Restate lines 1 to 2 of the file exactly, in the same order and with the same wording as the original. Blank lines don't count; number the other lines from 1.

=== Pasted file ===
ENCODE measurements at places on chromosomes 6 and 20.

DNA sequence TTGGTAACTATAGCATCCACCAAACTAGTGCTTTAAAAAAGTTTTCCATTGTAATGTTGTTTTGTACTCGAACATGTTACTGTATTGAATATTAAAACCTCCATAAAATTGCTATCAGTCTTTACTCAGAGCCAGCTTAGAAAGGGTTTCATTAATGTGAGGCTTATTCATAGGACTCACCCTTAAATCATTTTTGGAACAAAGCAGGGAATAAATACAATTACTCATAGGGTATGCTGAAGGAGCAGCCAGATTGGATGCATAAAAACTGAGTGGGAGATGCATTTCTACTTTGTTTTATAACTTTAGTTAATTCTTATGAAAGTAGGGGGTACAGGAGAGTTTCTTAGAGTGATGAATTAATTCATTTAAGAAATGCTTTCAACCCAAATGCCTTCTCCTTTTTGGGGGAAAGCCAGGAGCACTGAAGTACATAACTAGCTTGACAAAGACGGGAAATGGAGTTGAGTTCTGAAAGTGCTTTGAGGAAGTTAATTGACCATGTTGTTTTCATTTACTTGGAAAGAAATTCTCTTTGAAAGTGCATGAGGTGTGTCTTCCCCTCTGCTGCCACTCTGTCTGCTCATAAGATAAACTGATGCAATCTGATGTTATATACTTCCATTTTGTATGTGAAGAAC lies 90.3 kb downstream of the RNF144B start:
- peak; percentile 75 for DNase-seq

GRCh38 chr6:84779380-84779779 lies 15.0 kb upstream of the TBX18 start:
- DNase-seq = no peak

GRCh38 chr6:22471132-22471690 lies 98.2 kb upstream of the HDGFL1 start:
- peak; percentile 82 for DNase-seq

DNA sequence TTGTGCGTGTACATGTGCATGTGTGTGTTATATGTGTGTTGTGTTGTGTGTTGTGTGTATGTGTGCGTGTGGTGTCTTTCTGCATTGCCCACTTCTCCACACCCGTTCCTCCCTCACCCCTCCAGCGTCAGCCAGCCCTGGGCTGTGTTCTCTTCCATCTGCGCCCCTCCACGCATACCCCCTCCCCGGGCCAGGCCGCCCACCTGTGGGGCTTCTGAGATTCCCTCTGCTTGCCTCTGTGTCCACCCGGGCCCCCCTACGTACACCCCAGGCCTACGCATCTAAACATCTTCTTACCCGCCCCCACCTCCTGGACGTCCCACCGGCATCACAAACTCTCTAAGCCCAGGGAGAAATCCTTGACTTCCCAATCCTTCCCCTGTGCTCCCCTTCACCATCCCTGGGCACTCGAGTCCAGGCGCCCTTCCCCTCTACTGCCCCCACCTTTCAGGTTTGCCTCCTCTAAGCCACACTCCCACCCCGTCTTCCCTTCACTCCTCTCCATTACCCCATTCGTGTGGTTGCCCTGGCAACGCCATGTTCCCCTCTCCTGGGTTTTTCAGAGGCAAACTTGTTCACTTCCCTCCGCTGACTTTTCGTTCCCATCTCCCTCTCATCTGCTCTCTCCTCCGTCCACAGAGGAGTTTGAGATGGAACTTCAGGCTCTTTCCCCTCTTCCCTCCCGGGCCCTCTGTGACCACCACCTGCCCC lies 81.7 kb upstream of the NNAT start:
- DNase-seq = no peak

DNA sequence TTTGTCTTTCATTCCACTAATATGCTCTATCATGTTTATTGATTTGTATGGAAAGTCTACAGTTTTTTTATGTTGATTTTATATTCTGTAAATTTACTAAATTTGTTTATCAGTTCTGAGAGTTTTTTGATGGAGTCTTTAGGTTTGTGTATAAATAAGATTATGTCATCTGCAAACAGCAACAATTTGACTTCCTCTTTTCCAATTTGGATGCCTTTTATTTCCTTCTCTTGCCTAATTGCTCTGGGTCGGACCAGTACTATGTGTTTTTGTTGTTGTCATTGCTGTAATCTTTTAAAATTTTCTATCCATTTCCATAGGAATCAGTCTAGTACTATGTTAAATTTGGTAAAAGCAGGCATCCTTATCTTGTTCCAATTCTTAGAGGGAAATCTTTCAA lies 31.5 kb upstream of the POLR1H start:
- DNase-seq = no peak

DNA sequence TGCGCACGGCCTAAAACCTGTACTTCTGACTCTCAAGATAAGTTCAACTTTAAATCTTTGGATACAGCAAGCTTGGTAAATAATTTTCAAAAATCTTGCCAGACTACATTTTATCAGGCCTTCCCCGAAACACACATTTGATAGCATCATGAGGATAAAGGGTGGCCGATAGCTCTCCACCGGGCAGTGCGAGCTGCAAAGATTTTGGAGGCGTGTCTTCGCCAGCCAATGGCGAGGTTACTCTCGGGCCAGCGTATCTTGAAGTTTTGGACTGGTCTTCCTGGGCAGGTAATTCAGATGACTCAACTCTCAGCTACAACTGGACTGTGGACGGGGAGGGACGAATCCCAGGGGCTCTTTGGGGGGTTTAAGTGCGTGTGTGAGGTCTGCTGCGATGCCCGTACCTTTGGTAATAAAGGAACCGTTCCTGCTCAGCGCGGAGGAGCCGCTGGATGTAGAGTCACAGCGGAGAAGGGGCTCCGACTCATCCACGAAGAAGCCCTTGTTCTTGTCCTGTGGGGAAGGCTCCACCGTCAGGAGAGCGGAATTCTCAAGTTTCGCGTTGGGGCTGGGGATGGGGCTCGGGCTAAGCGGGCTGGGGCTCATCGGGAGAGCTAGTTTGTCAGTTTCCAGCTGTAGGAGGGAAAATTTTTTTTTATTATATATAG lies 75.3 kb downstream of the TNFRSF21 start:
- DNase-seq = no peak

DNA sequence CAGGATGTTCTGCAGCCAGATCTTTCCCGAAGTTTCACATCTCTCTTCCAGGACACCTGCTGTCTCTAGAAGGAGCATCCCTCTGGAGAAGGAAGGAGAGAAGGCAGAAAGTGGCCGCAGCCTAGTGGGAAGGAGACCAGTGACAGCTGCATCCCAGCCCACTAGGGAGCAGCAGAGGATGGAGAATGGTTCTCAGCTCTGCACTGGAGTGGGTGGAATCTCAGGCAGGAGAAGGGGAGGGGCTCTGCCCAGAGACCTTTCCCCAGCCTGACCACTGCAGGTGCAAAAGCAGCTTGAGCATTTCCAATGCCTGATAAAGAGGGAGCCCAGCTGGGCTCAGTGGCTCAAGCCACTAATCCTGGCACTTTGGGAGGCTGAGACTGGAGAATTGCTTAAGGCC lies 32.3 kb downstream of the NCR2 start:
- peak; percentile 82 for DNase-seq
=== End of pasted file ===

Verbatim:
ENCODE measurements at places on chromosomes 6 and 20.

DNA sequence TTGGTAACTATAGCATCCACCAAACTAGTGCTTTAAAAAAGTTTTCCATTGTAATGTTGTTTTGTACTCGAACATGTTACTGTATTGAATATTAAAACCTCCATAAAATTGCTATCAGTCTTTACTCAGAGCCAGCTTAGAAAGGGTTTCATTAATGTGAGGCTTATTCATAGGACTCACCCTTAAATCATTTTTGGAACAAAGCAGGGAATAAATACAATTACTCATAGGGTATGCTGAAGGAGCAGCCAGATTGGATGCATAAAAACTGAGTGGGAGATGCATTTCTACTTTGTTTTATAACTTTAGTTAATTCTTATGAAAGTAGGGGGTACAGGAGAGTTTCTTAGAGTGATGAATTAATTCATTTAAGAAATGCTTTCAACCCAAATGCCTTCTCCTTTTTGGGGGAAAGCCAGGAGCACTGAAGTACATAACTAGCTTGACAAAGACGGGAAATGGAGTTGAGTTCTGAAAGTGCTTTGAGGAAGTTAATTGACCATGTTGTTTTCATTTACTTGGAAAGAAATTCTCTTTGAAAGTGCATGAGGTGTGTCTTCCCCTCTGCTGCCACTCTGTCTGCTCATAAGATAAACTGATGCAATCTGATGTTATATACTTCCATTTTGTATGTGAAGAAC lies 90.3 kb downstream of the RNF144B start: